Tuesday, February 25, 2014

How-To: Maintain visibility and accountability in outsourced IT

The combination of a competitive managed services market and increasingly complicated enterprise network expectations have lead many companies to outsource their network management. Benefits that include lower cost of ownership, outside expertise and fewer inside demands must be balanced with less direct control and visibility. Or does it?

A common complaint is that when problems do arise in an outsourced arrangement, users are the first to notice the problem. Initial responses typically involve finger-pointing. From the outsourcer, "Sounds like a carrier issue. Not our problem." From the carrier, "Probably a network issue. Not our problem." From the users to their IT group: "This is big issue. We can't get to all of the applications that now reside in the cloud and are critical to our business. This is your problem."

Uplogix Local Management is well-suited for solving this issue. With high-resolution out-of-band monitoring, network infrastructure is always visible—say it is a carrier issue and a backhoe took out the line leading into the building, or a network management problem like a failed config on a key router.

Granular authorization functionality makes it possible for Uplogix to provide all parties with varying levels of access and visibility to specific devices. And audit and compliance reporting captures every interaction and response from managed devices.

Some of the largest Uplogix customers outsource their network management and have written Local Management into their contracts for the additional visibility it provides. From a Service Level Agreement perspective, Uplogix is advantageous to all involved parties. The automated responses possible with a Local Manager can resolve issues often before even users even notice. And for the people responsible for the network management, and those responsible for the network management contracts, the time that used to be spent finger-pointing can be spent solving the problem.

SLAs only go so far - at the end of the day, getting money back for downtime or slow networks is a good thing, but what you really need is a network operating at spec. Rather than put all of the focus on carrots and sticks, and deal with the finger-pointing it generates, improve visibility in your network management. In the words of technologist (for his day) and founding father George Washington, "Truth will ultimately prevail where there is pains to bring it to light."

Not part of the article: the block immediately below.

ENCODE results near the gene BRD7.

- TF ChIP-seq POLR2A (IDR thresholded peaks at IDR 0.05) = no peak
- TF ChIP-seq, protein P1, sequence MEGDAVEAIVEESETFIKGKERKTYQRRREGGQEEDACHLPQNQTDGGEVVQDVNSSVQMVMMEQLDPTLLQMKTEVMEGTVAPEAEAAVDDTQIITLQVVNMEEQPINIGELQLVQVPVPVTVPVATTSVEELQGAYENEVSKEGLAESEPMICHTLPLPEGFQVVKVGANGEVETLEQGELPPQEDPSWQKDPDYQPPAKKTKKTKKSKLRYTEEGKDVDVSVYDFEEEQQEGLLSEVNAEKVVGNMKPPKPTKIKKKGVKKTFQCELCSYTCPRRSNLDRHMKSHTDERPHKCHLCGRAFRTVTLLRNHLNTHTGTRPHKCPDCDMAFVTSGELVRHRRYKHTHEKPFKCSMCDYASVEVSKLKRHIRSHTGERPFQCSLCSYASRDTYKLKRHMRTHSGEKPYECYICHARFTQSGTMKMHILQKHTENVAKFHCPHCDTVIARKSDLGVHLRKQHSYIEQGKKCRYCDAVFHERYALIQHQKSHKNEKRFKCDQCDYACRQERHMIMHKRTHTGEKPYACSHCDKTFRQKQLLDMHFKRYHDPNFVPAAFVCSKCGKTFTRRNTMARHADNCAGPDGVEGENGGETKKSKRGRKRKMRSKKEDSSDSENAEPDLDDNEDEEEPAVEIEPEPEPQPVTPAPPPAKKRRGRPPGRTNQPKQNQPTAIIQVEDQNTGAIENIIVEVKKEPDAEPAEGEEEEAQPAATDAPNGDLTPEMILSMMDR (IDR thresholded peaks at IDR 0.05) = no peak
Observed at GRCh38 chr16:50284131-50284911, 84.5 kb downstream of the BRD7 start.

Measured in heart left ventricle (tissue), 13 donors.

Wednesday, February 19, 2014

Cisco, health care reports show no industry is safe

Data breaches clearly aren't limited to retailers like Target. Cisco's annual security report predicts "unprecedented growth" for more and more advanced attacks coming in 2014. Mobile devices are clear targets, with about 99 percent of mobile malware affecting the Android platform. The behavior of mobile users tends to be less guarded, leaving devices with "unanticipated weaknesses and inadequately defended assets."

Network infrastructure is also increasingly targeted by cybercriminals "with the goal of proliferating attacks across legions of individual assets served by these resources." And organized cyber crime is maturing, with diverse motivations ranging from Robin Hood-type attacks to those aiming to score cold hard cash. There are public versus private sector battles and those seeking a financial payout versus inflicting vindictive damage on reputations.

No industry is safe. Cisco cites malware as becoming more directed toward oil, gas and energy companies than in the past.

Then there is health care. Another recent report by Redspin says over 7 million patient health records were recorded as breached in 2013 alone, an increase of over 138 percent year over year. 29 million patient health records have been affected since reporting became mandatory with the HITECH Act (Health Information Technology for Economic and Clinical Health) in 2009. Despite HIPAA regulations, 83 percent of the 2013 breaches resulted from theft—about 35 percent were from someone stealing a piece of hardware like an unencrypted laptop or other portable device. Was the data used for malicious purposes? Probably not. In most cases a drive is probably wiped for a quick sale. But the law is clear that unencrypted data out of a controlled situation is breached.

The Cisco report wraps up by summarizing their recommendations as "verifying trustworthiness and improving visibility." Readers are encouraged to approach security from a real-world position. Cyber security is an ongoing battle, with new fronts opening up as quickly as others are conquered, or at least holding ground.